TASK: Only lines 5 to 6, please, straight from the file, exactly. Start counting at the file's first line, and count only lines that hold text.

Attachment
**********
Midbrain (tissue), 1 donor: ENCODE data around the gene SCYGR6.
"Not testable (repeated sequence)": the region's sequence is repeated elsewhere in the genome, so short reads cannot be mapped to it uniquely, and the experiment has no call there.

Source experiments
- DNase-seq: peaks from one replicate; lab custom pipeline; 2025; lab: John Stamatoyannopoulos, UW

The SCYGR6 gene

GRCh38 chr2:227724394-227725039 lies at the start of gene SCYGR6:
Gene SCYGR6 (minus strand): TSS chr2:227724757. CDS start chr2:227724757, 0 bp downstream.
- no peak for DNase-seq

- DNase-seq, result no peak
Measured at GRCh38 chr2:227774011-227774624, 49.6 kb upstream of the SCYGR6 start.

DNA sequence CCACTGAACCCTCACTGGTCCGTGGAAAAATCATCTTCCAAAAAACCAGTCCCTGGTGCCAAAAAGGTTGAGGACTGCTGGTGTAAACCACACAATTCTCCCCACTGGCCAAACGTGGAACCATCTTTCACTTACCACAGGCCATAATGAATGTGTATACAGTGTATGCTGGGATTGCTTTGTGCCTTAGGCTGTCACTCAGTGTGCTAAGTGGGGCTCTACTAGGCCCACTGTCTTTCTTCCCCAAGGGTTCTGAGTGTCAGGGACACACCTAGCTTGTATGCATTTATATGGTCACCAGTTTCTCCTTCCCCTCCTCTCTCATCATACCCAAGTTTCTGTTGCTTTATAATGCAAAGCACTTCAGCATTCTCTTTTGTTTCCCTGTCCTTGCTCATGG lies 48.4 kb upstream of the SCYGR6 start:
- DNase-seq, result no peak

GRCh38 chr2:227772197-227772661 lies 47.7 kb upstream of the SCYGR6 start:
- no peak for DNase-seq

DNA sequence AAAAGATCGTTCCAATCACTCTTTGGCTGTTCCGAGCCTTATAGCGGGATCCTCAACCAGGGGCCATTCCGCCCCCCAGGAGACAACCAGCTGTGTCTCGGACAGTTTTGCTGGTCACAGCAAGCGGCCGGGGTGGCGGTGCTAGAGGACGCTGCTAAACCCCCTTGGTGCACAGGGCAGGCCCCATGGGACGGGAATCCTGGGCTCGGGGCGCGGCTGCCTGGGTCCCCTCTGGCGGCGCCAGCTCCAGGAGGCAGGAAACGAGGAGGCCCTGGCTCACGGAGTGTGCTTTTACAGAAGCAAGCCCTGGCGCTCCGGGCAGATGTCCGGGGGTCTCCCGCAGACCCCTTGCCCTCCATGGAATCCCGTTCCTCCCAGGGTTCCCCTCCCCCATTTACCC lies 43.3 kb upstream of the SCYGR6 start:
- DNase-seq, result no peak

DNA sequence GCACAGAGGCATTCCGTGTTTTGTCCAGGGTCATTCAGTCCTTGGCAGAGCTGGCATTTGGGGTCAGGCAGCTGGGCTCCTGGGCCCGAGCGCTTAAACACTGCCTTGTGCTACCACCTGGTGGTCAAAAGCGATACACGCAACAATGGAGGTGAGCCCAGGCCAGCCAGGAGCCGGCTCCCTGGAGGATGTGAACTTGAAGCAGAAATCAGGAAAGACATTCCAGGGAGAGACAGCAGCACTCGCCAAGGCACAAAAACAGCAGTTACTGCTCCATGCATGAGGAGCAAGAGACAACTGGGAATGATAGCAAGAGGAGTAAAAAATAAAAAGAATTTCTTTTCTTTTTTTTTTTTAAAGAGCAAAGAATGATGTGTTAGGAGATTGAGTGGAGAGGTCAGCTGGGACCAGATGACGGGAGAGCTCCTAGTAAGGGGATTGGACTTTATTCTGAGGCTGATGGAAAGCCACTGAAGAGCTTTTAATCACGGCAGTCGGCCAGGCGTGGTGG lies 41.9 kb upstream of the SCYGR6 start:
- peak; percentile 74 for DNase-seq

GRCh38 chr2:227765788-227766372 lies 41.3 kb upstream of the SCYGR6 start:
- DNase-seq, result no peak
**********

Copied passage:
The SCYGR6 gene

GRCh38 chr2:227724394-227725039 lies at the start of gene SCYGR6: